LookInto Americas

Blocos. The real carnaval of Rio

Cariocas say that the only place worth partying is the street.

– I really don’t like this stiff party on the sambodrome – says Thais, 39-year old carioca, inhabitant of Rio. We are sipping caipirinhias in Lapa, a district of Rio which is full of bars and clubs. Huge parades which attract to Cidade Maravilhosa more than a million tourists every year are going to start in a week from now. But today, a weekend before the official carnival is on, has just started massive blocos, which is street carnival. – On the sambodrome samba schools show off, there are thousands of dancers dancing but the other people are only watching them. The real fun is on the street – Thais explains us. She know what she is talking about – right now it’s midnight and she has been running around Rio in white bikini since 4 p.m.. Later, when we say goodbye to her, she invites us to a bloco at 9 a.m. on the next day! She has prepared three different costumes for the carnival week and she won’t stop partying until next Sunday.

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– I take it easy these days – tells us Alexandre, an IT specialist from Niteroi, a city nearby Rio. He is in his thirties. He is wearing a Russian style hat although it is very humid and more than 30 Celcius degrees. – I can’t be hotter anyway – he laughs and he continues: – So nowadays I party one day and the next day I sleep. But when I was in my twenties I used to go out on Saturday when the street carnival begins and go back home a week later. All young people do that. They drink, they crash, the get up and dance again.

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The first blocos start a month before the carnival and they end on a Sunday after Ash Wednesday. All of them are for free so everyone can take part in them – unlike at the sambodrome where you need to pay quite a lot to enter. Party double deckers with musicians playing live go around the city followed by crowds of dressed up people. Every day of the carnival week they gather more are more participants. Than the blocos get so huge that they require reorganizing transport in the city and entire avenues are closed for cars. The most famous blocos like Banda de Ipanema or Monobloco gather tens of thousands of colorfully dressed participants. Banda de Ipanema has been playing on the streets of Rio since 1965 and it’s officially part of Rio’s cultural heritage. It’s also famous for attracting drag queens who compete among each other for the craziest costume. This year on Ipanema we were two of 90 thousands of participants – cariocas and foreigners.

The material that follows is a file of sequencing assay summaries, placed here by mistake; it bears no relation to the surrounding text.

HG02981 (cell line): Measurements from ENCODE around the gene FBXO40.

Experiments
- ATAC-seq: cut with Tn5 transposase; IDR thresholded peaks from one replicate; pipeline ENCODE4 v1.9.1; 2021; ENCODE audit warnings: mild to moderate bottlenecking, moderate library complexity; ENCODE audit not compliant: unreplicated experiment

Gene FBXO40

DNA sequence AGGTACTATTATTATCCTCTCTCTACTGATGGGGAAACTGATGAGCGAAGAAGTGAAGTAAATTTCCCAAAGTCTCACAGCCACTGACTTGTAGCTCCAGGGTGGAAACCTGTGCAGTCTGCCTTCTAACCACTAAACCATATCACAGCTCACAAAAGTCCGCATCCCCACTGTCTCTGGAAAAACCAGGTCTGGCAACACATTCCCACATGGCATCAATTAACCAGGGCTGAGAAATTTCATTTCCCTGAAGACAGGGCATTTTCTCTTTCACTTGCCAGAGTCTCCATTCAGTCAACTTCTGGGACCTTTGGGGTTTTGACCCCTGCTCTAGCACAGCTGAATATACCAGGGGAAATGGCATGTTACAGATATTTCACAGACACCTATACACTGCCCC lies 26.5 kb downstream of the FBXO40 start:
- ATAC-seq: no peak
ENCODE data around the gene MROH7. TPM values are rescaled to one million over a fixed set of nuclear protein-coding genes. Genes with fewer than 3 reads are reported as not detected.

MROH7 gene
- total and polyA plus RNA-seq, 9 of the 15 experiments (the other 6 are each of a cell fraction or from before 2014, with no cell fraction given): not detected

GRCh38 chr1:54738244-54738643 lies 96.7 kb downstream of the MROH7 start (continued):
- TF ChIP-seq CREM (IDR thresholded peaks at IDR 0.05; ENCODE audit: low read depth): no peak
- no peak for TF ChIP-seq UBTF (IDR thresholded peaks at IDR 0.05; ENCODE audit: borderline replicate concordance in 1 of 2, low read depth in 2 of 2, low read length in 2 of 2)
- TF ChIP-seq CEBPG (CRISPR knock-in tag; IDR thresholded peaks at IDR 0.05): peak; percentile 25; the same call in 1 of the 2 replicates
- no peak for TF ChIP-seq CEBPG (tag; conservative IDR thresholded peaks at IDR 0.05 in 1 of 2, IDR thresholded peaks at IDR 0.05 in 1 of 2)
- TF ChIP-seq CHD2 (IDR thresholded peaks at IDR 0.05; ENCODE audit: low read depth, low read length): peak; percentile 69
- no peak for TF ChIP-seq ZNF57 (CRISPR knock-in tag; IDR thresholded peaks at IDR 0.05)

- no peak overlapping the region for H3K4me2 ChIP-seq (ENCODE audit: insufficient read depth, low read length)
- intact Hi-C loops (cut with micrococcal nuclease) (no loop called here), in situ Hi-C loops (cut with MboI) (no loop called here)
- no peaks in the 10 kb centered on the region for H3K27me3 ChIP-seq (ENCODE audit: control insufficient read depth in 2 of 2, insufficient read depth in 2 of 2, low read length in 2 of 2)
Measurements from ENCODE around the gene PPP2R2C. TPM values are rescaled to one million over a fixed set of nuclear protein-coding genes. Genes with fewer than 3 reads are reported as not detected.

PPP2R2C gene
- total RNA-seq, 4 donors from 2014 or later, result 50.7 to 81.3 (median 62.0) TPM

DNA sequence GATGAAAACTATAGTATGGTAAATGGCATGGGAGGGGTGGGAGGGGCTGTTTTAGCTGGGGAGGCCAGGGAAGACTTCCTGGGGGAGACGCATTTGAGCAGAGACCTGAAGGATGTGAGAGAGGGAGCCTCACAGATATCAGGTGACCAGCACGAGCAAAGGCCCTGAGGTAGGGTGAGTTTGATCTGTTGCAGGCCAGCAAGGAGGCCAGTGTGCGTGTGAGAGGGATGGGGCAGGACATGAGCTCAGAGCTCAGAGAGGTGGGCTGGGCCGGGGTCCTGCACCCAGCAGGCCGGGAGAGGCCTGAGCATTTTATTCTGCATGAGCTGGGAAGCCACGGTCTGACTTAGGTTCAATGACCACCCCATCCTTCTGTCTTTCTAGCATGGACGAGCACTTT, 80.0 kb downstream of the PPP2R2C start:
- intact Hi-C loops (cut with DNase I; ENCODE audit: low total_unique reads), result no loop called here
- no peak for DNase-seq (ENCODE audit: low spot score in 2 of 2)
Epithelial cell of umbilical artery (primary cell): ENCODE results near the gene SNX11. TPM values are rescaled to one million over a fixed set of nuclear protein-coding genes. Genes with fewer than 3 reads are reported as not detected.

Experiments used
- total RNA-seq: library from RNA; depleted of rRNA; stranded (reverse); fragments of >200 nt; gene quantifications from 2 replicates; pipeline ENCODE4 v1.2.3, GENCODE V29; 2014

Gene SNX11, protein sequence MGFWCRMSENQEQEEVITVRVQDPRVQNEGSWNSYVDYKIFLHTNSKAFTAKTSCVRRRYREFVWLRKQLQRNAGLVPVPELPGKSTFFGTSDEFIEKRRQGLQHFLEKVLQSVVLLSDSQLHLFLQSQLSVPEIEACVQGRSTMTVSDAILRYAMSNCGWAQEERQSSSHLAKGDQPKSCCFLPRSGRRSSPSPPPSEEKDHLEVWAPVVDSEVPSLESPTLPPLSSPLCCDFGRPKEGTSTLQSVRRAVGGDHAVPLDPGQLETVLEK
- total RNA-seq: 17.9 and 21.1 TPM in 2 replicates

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Despite Thais’ warnings we went to official parade which every year is broadcasted all over the world. It takes place on a sambodrome designed by Oscar Niemeyer, the world famous Brazilian architect, which can host almost 110 thousands of spectators. Tickets are sold out weeks before the party (but less foresighted can buy them just before the entrance at a scalper’s). During two crazy nights there are around 20 thousand dancers and 4 thousand musicians marching at sambodrome’s freshly painted alley. But no number can reflect what’s going on in here. Surreal madness. Gigantic figures and platforms, orgiastic costumes, trans-like samba which is played over and over again for 65-80 minutes (fitting in this time limit is one of the criteria that samba schools have to meet in order to get good notes from more 30 judges who observe them). Each year each school chooses a different motive. A last year winner Beija Flor this year decided to pay tribute to Marques de Sapucai (the samobodrome holds his name). Other school paid homage to Saint George (it showed him on the horse when he was killing the dragon and while being tortured too!) and another one – a bit kitschy though – to Olympic Games Rio 2016.

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It’s true that people have more fun on the street than on the sambodrome. They dance longer and more intensely, they are all dressed up and go crazy. But to be in Rio and not to experience official carnival would be a big loss. It is a really dramatic and shocking experience for foreign eyes.

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